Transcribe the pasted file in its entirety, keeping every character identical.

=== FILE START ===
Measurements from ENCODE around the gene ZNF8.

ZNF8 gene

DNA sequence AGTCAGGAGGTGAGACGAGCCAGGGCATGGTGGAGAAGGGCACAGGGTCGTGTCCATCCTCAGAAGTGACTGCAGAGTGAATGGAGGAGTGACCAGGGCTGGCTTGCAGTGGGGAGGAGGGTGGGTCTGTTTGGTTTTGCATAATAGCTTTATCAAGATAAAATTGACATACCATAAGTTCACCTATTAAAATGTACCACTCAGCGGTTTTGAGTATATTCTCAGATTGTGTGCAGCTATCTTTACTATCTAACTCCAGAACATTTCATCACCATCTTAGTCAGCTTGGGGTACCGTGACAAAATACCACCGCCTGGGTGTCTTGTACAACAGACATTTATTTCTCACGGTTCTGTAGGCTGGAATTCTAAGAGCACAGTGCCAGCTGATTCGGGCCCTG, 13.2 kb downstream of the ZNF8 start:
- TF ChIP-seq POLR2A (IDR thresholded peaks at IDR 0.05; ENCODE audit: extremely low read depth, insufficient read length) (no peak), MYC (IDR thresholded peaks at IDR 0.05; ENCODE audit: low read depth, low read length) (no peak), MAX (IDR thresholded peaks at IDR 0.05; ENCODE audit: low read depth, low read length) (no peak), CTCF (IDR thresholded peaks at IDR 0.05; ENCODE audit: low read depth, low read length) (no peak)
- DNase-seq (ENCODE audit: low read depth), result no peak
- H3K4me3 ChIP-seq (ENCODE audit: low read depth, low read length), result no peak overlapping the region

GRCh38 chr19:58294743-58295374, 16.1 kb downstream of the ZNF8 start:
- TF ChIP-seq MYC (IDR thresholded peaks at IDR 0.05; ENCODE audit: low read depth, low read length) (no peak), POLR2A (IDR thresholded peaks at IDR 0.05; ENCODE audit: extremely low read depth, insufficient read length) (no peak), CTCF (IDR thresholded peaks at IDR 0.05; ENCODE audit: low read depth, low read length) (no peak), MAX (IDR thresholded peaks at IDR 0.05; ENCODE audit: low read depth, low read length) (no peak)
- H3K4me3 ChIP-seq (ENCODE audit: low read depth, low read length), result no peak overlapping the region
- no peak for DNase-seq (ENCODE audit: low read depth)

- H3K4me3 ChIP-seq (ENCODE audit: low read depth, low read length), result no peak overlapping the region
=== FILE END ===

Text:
Measurements from ENCODE around the gene ZNF8.

ZNF8 gene

DNA sequence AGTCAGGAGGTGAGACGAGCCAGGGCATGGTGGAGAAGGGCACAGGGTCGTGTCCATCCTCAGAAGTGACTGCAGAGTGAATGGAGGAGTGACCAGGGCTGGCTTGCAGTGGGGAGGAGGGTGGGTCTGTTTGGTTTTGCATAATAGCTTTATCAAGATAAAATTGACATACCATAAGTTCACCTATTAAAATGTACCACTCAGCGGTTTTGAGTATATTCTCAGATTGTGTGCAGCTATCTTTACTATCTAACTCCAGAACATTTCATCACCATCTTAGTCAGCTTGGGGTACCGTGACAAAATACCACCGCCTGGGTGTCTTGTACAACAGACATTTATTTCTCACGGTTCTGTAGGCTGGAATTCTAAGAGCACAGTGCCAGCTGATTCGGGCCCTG, 13.2 kb downstream of the ZNF8 start:
- TF ChIP-seq POLR2A (IDR thresholded peaks at IDR 0.05; ENCODE audit: extremely low read depth, insufficient read length) (no peak), MYC (IDR thresholded peaks at IDR 0.05; ENCODE audit: low read depth, low read length) (no peak), MAX (IDR thresholded peaks at IDR 0.05; ENCODE audit: low read depth, low read length) (no peak), CTCF (IDR thresholded peaks at IDR 0.05; ENCODE audit: low read depth, low read length) (no peak)
- DNase-seq (ENCODE audit: low read depth), result no peak
- H3K4me3 ChIP-seq (ENCODE audit: low read depth, low read length), result no peak overlapping the region

GRCh38 chr19:58294743-58295374, 16.1 kb downstream of the ZNF8 start:
- TF ChIP-seq MYC (IDR thresholded peaks at IDR 0.05; ENCODE audit: low read depth, low read length) (no peak), POLR2A (IDR thresholded peaks at IDR 0.05; ENCODE audit: extremely low read depth, insufficient read length) (no peak), CTCF (IDR thresholded peaks at IDR 0.05; ENCODE audit: low read depth, low read length) (no peak), MAX (IDR thresholded peaks at IDR 0.05; ENCODE audit: low read depth, low read length) (no peak)
- H3K4me3 ChIP-seq (ENCODE audit: low read depth, low read length), result no peak overlapping the region
- no peak for DNase-seq (ENCODE audit: low read depth)

- H3K4me3 ChIP-seq (ENCODE audit: low read depth, low read length), result no peak overlapping the region